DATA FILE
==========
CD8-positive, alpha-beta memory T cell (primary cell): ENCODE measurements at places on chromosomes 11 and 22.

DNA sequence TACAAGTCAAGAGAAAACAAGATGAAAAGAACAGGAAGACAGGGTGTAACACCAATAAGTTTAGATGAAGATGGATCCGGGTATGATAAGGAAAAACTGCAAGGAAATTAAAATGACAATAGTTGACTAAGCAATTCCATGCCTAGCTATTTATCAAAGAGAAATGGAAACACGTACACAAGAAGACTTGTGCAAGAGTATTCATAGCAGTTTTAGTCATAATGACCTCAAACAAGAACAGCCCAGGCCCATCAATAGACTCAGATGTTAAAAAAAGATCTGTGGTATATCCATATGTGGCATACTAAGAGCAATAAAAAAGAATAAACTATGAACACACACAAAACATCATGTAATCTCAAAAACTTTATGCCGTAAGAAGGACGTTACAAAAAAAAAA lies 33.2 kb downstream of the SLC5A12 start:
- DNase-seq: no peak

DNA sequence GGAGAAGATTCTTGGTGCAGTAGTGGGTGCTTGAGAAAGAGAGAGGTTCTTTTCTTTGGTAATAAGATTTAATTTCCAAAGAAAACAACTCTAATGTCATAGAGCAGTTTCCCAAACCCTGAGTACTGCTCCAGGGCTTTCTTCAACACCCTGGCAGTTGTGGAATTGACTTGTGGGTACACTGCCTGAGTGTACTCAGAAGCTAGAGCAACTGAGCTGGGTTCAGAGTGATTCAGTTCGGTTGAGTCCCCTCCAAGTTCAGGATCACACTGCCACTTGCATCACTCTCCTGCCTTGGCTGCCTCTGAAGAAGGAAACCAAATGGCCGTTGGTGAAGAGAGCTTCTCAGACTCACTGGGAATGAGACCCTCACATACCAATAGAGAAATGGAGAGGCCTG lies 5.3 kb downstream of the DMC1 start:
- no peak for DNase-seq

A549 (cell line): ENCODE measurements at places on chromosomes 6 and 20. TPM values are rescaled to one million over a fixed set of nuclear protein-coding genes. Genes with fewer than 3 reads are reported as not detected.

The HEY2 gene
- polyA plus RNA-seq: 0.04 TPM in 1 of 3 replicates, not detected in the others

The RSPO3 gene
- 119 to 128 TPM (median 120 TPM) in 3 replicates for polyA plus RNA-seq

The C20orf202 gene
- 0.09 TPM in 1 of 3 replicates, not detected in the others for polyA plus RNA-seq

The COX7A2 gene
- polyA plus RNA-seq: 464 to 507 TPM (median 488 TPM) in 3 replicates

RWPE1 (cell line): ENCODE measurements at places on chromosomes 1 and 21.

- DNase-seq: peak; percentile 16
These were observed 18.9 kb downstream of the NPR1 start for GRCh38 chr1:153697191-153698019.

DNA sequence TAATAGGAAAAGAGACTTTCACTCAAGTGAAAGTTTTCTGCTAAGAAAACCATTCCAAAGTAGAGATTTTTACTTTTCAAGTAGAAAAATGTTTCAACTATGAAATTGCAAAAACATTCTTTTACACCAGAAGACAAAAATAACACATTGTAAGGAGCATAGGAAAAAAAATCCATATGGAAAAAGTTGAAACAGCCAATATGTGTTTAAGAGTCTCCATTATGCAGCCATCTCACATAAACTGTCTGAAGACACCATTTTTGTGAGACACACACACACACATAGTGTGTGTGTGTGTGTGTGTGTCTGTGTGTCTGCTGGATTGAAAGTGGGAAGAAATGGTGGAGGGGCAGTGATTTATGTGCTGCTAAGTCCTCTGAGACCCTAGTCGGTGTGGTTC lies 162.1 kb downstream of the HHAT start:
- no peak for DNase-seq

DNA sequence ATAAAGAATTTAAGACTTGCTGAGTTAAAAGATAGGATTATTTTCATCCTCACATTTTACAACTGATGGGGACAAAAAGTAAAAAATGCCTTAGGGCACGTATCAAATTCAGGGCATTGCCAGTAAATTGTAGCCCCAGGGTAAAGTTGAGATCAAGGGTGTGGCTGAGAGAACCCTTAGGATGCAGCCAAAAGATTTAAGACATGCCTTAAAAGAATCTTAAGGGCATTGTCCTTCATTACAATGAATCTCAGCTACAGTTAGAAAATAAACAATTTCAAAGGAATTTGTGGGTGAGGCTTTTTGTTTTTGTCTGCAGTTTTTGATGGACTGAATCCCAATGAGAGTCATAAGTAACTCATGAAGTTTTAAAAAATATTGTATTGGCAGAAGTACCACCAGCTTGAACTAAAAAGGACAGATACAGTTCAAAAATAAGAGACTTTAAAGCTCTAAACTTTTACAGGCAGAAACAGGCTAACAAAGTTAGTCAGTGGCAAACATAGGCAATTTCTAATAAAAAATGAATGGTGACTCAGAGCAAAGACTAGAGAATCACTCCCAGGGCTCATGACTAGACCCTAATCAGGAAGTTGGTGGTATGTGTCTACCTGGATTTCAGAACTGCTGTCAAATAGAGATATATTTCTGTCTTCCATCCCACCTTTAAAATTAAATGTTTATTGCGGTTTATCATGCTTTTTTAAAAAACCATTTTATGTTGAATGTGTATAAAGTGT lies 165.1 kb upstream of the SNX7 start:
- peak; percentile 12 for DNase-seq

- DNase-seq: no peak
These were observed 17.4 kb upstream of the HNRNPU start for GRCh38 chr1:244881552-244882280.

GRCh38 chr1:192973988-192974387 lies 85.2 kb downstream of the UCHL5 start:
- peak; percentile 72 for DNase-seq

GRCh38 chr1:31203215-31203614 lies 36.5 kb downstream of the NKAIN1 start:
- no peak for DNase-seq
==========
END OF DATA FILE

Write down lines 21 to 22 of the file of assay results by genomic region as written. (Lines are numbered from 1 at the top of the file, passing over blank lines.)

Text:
- peak; percentile 12 for DNase-seq

- DNase-seq: no peak